Agencies including Customs and Border Protection, the Coast Guard and her department's intelligence branch have been asked to assess the vulnerabilities along the 4,000-mile northern border -- the longest undefended border in the world -- and recommend what can be done to improve security.

While more attention has been focused on the southern border with Mexico, the department has said that the terrorist threat is greater on the U.S.-Canadian border, given its length and limited law enforcement.

''This continuing evaluation will unify our shared efforts and help me assess where improvements need to be made,'' Napolitano said.

The agencies are to report back orally by Feb. 10, with a final report due Feb. 17.

Napolitano, the former governor of Arizona, has asked for reviews of other Department of Homeland Security programs, including such things as cybersecurity.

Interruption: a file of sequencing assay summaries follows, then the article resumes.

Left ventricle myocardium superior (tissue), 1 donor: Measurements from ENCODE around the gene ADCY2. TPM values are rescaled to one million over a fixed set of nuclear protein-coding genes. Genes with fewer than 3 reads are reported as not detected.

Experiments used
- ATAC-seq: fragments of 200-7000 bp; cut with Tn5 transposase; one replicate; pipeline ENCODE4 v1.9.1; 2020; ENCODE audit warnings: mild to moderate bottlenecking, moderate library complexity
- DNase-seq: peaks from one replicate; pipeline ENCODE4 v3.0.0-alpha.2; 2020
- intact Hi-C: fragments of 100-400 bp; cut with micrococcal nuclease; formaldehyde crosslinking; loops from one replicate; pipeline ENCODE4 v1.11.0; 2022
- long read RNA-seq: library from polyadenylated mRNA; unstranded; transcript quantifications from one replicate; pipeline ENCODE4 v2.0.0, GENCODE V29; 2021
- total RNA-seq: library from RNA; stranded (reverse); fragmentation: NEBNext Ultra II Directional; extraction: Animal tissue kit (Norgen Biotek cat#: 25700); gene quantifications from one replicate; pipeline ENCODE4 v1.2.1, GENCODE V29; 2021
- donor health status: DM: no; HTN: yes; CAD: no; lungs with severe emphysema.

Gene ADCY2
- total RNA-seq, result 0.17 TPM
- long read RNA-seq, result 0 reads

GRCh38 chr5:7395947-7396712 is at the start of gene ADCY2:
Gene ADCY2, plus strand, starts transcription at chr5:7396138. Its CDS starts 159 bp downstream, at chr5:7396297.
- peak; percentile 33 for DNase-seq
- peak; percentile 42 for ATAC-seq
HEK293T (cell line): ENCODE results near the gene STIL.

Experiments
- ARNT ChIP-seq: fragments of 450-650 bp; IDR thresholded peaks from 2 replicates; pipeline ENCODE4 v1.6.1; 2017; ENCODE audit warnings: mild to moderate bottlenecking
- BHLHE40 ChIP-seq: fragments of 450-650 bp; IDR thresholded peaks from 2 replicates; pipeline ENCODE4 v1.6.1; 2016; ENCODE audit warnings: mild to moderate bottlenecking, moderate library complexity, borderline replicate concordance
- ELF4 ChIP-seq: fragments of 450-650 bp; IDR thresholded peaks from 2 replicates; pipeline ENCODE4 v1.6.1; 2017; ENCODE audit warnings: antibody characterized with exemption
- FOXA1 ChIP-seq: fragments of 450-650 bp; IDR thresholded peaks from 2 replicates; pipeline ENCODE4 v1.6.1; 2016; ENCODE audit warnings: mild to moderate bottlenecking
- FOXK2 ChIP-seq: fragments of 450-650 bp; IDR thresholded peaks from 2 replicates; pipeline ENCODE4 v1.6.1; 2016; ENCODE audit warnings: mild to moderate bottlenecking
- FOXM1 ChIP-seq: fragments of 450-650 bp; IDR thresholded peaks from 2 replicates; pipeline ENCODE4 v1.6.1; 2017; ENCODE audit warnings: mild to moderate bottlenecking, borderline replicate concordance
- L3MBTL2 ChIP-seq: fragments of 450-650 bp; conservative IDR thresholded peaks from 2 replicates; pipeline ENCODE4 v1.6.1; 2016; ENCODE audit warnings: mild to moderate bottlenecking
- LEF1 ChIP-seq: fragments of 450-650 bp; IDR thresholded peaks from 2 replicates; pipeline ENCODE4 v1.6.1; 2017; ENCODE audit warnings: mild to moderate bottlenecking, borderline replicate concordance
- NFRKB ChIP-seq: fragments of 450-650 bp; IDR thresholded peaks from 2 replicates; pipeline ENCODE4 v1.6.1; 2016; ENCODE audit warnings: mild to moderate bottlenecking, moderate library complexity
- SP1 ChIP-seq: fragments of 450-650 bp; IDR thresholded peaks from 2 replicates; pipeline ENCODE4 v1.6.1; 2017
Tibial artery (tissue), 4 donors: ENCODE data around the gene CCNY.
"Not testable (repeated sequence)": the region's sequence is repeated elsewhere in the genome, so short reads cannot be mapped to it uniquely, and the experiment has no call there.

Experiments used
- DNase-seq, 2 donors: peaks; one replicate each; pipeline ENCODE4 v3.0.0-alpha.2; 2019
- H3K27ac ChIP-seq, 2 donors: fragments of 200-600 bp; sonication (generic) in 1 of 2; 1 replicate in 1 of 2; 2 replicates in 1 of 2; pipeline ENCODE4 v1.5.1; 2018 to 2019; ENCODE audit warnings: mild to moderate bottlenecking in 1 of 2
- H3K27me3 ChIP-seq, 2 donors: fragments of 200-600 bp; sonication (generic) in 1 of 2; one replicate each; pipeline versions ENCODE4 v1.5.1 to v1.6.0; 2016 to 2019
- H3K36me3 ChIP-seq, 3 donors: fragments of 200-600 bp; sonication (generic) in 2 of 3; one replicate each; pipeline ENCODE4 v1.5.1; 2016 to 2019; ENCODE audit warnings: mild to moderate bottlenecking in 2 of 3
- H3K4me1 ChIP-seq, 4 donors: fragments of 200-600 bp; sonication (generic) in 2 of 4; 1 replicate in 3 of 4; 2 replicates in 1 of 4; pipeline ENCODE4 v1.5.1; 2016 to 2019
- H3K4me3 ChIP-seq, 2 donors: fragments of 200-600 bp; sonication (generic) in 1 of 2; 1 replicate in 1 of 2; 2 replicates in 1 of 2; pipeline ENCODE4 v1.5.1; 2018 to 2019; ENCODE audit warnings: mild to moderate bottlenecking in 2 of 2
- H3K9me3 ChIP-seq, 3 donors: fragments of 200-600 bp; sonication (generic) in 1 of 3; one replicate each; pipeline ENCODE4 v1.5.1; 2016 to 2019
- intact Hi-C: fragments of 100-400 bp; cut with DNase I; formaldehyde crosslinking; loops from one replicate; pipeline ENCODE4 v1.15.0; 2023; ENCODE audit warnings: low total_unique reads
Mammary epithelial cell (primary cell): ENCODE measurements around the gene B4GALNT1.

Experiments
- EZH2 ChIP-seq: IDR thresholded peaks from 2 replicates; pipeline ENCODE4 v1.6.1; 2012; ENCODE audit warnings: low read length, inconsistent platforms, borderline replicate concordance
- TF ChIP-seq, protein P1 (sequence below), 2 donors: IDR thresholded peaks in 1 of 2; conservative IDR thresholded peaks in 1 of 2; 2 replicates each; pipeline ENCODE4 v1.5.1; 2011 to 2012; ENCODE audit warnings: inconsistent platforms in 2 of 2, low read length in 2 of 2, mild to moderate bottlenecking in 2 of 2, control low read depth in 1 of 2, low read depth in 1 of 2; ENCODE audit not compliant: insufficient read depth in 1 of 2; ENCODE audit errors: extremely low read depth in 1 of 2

Lawmakers from northern states have long complained that U.S.-Canada border issues have been shortchanged with the southern border made a higher priority.

In a report late last year, the Government Accountability Office, Congress' investigative arm, said the Homeland Security Department hadn't been fully responsive in providing information to Congress on the northern border. The GAO said there were gaps in the information presented and that budget documents did not ''reflect the resources needed'' to achieve control of the northern border.

Every year, more than 70 million travelers and 35 million vehicles cross the border with Canada.